NEW YORK — Getting fired from work isn’t usually a cause to celebrate. But the Smothers Brothers aren’t your run-of-the-mill comedians.
The duo has stepped out of retirement to commemorate the day 50 years ago when CBS canceled their show over their political impudence.
Tom and Dick Smothers — aged 80 and 82 respectively — reunited Monday for several appearances at the Chautauqua Institution and the nearby National Comedy Center in Jamestown, New York.
“It’s really an honor to be honored in this way,” Tom Smothers told The Associated Press on the eve of the events. “At least we’re both alive and not having someone speak for us. We can mumble our own way through.”
The two discussed their firing in an onstage discussion and later unveiled a display of archival material they donated to the center, including their iconic red suit jackets, Tom’s guitar and Dick’s bass, scripts and creative papers, and legal documents.
“People come up to us and say, ‘We love you guys. I wish you were on television now,’” Tom Smothers recalled. “It’s a different world today.”
CBS abruptly yanked “The Smothers Brothers Comedy Hour” in April 1969 because of their persistent and humorous opposition to the Vietnam War, support of civil rights and tweaking authority. They welcomed controversial anti-war guests and resisted efforts to censor the show. The brothers weren’t allowed to use the phrase “sex education” or joke that someone was “a known heterosexual.”
“Don’t tell a comedian not to say a certain word. For sure they’ll do it,” Dick Smothers said. “The funny thing is, I look back at those things. They’re so benign, but at the time they were volatile.”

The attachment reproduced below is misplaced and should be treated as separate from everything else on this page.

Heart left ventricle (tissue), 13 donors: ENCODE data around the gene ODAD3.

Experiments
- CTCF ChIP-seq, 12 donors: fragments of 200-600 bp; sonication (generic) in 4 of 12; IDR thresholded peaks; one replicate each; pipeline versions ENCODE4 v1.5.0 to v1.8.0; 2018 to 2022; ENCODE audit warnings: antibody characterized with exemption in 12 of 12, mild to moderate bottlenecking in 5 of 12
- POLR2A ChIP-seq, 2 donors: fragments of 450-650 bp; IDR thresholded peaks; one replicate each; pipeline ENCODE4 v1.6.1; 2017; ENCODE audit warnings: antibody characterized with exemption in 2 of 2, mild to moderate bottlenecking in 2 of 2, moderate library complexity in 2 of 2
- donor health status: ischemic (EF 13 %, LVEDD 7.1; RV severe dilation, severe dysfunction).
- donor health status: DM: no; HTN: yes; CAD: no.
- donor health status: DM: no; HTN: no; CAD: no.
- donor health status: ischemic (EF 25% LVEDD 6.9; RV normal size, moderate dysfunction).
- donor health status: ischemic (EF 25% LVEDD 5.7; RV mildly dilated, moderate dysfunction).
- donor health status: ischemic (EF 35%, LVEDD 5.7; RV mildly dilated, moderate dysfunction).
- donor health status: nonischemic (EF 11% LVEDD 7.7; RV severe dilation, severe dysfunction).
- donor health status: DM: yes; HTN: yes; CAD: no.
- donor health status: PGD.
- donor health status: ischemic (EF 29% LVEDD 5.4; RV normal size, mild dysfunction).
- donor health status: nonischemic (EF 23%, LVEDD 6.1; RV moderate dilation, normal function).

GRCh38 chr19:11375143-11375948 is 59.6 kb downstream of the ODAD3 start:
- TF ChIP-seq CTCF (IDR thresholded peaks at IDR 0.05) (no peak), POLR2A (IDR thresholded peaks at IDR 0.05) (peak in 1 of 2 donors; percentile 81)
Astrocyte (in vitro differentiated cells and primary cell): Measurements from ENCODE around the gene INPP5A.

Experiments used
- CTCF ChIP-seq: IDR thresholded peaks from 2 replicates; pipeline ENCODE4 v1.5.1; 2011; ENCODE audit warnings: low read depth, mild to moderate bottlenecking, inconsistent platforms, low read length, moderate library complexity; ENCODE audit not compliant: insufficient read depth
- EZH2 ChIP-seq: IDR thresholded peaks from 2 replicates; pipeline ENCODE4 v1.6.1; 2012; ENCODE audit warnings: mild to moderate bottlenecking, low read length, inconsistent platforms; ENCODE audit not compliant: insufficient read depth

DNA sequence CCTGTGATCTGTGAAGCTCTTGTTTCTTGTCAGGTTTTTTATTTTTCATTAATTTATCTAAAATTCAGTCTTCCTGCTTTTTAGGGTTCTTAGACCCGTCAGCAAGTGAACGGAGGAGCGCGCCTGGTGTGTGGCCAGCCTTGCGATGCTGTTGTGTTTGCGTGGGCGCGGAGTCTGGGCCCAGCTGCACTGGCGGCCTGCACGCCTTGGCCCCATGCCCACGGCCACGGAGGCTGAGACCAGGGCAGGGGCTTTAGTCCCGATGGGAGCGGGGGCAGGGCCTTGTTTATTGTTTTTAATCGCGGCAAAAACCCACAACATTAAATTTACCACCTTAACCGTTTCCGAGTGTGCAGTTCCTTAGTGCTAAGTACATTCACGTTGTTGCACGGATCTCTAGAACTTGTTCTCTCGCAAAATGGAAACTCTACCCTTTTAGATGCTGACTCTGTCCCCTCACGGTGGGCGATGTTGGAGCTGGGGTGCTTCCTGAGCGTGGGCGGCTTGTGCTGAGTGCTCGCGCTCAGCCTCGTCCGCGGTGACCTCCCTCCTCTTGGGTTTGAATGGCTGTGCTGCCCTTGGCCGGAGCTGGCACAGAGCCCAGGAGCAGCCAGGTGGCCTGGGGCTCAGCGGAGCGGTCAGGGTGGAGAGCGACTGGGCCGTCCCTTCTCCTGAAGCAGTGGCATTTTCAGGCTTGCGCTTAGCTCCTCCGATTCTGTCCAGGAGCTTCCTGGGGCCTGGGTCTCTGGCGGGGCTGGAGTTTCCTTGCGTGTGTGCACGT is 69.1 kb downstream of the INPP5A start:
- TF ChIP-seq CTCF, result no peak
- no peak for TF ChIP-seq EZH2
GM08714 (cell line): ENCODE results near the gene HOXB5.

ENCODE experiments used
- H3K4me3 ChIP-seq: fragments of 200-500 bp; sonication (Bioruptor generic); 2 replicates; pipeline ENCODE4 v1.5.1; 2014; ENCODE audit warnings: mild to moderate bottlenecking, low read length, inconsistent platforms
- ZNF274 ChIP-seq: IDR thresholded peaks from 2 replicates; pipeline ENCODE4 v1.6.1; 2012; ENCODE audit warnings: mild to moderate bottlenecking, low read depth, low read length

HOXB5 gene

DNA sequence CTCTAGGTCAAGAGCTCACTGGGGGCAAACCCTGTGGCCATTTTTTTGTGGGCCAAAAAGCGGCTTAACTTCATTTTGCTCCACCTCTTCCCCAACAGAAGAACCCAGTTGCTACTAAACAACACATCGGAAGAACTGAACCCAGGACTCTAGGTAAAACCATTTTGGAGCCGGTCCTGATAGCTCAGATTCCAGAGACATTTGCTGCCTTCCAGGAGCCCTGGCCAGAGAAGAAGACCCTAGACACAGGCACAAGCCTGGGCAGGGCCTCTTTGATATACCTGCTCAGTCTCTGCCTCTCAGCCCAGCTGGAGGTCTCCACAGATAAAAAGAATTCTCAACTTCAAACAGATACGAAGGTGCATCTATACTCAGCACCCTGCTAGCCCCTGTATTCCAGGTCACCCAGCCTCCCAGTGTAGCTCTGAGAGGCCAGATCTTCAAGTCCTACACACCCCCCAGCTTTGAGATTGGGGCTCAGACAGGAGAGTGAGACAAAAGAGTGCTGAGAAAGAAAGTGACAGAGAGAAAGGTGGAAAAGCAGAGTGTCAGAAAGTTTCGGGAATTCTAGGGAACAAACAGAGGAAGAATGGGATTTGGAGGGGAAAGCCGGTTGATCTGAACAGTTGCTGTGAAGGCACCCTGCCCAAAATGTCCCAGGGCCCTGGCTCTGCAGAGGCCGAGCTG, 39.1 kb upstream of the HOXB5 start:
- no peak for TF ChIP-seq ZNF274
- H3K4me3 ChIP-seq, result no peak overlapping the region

The brothers responded to their firing by filing a breach of contract lawsuit, in which CBS lost and ultimately had to pay. “We had such a minor payment dollar-wise, but that wasn’t the point,” said Tom Smothers. “We had to do it.”
Journey Gunderson, the executive director of the National Comedy Center, called “The Smothers Brothers Comedy Hour” ”an inflection point for comedy — influencing generations of comedy creators. We look forward to sharing the Smothers Brothers’ important story and preserving it for future generations.”
Tom and Dick Smothers continued to perform up to 200 club and concert dates each year after the firing. They took their comedy show to ABC in 1970, to NBC in 1975, and back to CBS in 1988-89, but they never caught on again.
Many comedians see their influence in such envelope-pushing performers as George Carlin and Bill Maher. Tom Smothers is proud of that legacy but points out that wasn’t the plan.
“We didn’t do it intentionally. No guy goes to war and takes a bullet on purpose,” he said. “You have a mission to do.”